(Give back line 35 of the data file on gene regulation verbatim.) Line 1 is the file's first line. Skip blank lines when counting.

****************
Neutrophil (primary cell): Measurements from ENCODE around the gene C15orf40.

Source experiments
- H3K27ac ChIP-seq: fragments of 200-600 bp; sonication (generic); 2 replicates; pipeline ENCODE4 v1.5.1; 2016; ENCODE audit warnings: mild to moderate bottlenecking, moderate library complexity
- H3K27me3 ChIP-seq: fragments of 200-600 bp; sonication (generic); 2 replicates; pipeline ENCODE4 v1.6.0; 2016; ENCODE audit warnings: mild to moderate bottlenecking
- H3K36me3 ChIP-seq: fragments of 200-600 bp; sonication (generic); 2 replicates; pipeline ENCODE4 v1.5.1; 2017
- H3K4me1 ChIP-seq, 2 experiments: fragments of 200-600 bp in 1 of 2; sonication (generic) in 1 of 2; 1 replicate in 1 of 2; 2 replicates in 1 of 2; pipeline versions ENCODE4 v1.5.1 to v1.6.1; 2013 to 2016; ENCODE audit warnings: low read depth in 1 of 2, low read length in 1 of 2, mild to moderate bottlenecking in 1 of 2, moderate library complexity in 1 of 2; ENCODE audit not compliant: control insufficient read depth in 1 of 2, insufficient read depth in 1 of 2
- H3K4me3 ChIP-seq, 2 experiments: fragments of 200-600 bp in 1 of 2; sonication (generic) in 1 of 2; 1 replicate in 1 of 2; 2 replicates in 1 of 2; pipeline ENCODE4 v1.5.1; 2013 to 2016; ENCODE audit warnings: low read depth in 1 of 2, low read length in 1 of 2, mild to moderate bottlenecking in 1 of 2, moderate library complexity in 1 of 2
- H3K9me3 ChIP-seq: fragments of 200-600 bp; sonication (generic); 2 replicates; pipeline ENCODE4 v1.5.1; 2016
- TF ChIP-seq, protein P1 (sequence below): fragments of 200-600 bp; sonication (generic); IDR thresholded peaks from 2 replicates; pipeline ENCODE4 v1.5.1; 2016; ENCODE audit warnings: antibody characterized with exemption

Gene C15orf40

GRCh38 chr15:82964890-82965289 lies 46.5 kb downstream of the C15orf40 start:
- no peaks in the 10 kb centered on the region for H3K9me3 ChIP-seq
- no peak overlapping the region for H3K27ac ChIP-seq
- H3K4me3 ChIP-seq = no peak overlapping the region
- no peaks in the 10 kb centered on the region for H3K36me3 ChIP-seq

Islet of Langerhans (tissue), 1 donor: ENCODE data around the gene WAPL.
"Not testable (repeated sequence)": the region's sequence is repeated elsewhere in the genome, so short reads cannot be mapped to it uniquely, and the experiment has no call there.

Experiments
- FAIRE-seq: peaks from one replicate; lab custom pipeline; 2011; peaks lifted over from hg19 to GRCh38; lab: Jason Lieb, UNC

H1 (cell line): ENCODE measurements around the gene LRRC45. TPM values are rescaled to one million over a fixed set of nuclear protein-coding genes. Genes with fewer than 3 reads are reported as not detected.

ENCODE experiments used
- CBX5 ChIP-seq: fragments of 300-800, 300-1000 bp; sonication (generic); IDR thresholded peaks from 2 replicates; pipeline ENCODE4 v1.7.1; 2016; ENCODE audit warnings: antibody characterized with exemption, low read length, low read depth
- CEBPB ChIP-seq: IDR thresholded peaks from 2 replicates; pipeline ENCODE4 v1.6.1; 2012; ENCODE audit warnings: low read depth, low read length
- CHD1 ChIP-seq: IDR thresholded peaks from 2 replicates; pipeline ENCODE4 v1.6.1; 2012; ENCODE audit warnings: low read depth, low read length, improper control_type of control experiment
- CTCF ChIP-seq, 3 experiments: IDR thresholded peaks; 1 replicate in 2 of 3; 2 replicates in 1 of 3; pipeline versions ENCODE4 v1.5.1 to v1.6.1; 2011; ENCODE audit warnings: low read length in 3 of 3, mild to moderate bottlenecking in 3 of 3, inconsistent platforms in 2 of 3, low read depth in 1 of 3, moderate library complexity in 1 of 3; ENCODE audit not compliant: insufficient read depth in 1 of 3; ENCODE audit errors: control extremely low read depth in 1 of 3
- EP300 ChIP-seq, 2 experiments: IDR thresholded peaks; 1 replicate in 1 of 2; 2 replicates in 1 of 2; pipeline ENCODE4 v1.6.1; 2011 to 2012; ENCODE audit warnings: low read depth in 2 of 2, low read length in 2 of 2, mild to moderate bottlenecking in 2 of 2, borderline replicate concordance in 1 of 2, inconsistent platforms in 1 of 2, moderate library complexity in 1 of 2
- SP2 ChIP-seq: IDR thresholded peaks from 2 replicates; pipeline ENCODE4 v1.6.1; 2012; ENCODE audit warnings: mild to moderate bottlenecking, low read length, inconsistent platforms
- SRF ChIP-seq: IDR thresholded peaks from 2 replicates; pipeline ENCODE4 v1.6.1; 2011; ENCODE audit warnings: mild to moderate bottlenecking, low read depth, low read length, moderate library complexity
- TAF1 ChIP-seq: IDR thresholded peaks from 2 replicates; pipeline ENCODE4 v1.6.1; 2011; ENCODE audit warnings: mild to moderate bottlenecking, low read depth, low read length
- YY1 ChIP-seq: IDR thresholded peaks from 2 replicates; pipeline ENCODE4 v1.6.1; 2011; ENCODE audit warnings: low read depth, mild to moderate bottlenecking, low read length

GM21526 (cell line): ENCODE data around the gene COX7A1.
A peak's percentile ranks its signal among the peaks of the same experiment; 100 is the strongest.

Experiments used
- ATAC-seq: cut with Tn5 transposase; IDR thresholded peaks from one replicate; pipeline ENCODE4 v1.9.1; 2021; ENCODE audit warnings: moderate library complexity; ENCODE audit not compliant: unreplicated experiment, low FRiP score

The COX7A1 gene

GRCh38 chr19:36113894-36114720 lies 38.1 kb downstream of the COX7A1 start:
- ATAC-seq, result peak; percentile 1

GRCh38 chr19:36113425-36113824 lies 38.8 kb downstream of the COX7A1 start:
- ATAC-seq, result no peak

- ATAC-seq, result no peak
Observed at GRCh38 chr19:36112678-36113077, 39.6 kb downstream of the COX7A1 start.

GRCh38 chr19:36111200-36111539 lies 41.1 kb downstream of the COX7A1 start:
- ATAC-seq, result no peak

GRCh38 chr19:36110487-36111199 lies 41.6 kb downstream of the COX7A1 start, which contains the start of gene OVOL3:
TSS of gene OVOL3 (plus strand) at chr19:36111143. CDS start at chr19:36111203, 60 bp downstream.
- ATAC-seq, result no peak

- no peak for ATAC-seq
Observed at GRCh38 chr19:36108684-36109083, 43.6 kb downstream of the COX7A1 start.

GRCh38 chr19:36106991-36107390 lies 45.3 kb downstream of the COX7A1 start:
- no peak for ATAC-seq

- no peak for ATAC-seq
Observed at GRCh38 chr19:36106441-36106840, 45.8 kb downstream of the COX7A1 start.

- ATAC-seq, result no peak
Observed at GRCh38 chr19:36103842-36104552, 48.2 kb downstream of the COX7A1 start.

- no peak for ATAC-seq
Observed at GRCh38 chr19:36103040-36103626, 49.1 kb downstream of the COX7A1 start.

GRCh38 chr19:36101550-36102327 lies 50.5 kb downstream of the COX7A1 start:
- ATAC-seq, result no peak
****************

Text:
The COX7A1 gene